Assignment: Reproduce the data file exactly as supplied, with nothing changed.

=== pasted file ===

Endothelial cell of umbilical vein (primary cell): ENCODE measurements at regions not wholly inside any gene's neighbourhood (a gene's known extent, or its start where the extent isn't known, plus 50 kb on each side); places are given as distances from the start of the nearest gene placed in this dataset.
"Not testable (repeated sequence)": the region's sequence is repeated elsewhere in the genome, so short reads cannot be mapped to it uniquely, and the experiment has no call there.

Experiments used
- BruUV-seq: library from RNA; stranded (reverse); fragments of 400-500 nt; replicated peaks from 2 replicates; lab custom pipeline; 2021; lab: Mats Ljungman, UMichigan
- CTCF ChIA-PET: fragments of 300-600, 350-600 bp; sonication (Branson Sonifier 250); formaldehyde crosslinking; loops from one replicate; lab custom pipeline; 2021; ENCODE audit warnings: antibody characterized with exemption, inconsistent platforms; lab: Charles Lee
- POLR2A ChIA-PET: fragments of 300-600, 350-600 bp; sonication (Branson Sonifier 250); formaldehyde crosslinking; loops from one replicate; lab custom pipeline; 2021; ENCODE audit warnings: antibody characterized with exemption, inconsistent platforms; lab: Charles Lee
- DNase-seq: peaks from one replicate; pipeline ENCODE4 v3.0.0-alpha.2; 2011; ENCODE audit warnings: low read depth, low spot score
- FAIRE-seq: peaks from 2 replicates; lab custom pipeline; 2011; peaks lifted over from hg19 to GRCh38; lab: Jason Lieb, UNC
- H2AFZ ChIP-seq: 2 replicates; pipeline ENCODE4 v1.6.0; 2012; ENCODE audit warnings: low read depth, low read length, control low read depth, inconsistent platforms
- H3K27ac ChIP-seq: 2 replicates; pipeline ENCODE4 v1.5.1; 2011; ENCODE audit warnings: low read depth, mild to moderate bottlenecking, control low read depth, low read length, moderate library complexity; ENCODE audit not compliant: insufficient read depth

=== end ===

Endothelial cell of umbilical vein (primary cell): ENCODE measurements at regions not wholly inside any gene's neighbourhood (a gene's known extent, or its start where the extent isn't known, plus 50 kb on each side); places are given as distances from the start of the nearest gene placed in this dataset.
"Not testable (repeated sequence)": the region's sequence is repeated elsewhere in the genome, so short reads cannot be mapped to it uniquely, and the experiment has no call there.

Experiments used
- BruUV-seq: library from RNA; stranded (reverse); fragments of 400-500 nt; replicated peaks from 2 replicates; lab custom pipeline; 2021; lab: Mats Ljungman, UMichigan
- CTCF ChIA-PET: fragments of 300-600, 350-600 bp; sonication (Branson Sonifier 250); formaldehyde crosslinking; loops from one replicate; lab custom pipeline; 2021; ENCODE audit warnings: antibody characterized with exemption, inconsistent platforms; lab: Charles Lee
- POLR2A ChIA-PET: fragments of 300-600, 350-600 bp; sonication (Branson Sonifier 250); formaldehyde crosslinking; loops from one replicate; lab custom pipeline; 2021; ENCODE audit warnings: antibody characterized with exemption, inconsistent platforms; lab: Charles Lee
- DNase-seq: peaks from one replicate; pipeline ENCODE4 v3.0.0-alpha.2; 2011; ENCODE audit warnings: low read depth, low spot score
- FAIRE-seq: peaks from 2 replicates; lab custom pipeline; 2011; peaks lifted over from hg19 to GRCh38; lab: Jason Lieb, UNC
- H2AFZ ChIP-seq: 2 replicates; pipeline ENCODE4 v1.6.0; 2012; ENCODE audit warnings: low read depth, low read length, control low read depth, inconsistent platforms
- H3K27ac ChIP-seq: 2 replicates; pipeline ENCODE4 v1.5.1; 2011; ENCODE audit warnings: low read depth, mild to moderate bottlenecking, control low read depth, low read length, moderate library complexity; ENCODE audit not compliant: insufficient read depth